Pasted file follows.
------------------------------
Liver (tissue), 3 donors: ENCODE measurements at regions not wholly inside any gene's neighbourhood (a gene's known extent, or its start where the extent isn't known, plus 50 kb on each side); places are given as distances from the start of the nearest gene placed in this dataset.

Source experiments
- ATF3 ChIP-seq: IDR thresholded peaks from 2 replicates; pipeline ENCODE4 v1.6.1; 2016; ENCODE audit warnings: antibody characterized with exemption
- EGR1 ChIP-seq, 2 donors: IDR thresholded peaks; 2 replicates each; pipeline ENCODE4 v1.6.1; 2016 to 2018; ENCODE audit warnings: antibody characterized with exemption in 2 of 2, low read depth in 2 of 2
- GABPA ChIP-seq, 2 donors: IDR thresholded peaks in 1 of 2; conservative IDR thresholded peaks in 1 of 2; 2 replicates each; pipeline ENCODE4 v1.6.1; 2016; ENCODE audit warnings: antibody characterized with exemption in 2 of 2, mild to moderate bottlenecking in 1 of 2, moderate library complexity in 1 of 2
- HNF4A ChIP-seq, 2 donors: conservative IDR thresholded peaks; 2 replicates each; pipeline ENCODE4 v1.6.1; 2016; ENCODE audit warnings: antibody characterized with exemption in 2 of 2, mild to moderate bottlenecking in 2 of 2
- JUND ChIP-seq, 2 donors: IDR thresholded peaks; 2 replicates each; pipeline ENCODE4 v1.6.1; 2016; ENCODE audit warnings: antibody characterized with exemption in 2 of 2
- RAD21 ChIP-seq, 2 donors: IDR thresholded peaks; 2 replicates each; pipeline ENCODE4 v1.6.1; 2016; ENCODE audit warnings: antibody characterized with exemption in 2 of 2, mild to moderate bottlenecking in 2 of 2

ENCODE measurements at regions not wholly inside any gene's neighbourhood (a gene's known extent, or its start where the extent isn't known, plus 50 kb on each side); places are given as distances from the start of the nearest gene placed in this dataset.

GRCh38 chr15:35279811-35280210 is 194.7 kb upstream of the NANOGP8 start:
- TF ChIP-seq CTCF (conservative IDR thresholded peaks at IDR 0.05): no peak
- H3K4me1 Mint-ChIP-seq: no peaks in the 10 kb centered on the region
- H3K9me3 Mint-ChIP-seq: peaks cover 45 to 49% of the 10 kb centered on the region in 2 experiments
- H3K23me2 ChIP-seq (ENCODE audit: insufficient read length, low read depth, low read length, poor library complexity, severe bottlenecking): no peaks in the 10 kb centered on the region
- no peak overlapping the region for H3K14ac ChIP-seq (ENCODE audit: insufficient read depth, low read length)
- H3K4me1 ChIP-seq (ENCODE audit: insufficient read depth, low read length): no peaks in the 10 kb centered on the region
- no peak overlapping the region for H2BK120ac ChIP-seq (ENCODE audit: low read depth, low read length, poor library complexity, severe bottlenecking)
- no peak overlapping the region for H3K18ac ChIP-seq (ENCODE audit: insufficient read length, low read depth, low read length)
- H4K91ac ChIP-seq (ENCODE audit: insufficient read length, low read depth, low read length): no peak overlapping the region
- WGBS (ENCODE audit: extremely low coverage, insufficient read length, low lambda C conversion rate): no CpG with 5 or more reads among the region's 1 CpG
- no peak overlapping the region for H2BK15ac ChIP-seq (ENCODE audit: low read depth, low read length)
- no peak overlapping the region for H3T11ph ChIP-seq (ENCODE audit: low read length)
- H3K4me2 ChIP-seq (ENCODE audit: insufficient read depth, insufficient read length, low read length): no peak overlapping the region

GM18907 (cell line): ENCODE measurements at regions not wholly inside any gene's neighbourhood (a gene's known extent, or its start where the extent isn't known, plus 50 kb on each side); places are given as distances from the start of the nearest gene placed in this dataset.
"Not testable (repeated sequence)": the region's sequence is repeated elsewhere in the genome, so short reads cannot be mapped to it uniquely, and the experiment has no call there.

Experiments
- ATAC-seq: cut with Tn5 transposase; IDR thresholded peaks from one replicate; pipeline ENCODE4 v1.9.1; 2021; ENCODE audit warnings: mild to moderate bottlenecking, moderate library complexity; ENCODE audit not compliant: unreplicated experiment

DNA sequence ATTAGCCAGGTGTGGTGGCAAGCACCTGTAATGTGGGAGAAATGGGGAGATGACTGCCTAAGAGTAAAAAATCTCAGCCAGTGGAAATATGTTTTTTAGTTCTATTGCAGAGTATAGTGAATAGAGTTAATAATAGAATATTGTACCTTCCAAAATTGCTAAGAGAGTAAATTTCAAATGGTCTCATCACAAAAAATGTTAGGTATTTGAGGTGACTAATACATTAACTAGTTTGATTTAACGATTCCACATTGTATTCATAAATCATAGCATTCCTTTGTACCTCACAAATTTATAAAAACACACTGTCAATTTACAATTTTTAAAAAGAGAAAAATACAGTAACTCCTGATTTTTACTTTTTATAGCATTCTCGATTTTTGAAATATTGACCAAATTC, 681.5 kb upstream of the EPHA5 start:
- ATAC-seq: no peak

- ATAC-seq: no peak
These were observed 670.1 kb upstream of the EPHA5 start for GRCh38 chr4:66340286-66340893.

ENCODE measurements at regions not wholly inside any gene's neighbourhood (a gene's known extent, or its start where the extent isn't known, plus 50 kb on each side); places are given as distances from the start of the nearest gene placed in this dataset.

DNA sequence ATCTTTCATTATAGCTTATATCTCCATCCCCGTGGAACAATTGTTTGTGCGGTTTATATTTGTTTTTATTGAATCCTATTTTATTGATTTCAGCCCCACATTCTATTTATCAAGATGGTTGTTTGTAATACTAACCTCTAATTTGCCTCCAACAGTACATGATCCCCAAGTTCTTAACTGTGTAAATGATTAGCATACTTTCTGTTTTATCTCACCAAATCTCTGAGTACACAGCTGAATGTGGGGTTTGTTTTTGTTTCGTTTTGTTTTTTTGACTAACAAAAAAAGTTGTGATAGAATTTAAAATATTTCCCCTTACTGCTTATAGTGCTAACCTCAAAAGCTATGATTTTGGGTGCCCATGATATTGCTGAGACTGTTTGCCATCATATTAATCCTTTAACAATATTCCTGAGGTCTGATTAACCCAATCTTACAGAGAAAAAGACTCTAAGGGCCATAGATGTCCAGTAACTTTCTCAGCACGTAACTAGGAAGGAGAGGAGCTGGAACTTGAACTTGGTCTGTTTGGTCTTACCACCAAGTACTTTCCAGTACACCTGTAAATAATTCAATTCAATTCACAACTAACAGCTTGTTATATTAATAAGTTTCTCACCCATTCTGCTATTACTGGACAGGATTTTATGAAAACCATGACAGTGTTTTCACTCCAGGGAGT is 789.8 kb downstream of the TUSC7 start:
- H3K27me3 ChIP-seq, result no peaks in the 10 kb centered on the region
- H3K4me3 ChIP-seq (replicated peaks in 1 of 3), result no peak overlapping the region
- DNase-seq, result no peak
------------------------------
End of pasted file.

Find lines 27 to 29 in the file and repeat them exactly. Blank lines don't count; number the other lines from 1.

- ATAC-seq: cut with Tn5 transposase; IDR thresholded peaks from one replicate; pipeline ENCODE4 v1.9.1; 2021; ENCODE audit warnings: mild to moderate bottlenecking, moderate library complexity; ENCODE audit not compliant: unreplicated experiment

DNA sequence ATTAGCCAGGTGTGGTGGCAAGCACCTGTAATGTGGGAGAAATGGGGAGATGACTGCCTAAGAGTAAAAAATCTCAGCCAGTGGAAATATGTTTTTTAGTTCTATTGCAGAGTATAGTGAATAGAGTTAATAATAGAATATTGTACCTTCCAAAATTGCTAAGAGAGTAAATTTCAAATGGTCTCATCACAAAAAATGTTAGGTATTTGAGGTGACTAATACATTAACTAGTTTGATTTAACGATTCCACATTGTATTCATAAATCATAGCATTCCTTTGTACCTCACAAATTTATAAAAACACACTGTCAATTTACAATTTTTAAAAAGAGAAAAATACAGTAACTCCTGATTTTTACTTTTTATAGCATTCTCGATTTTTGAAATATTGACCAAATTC, 681.5 kb upstream of the EPHA5 start:
- ATAC-seq: no peak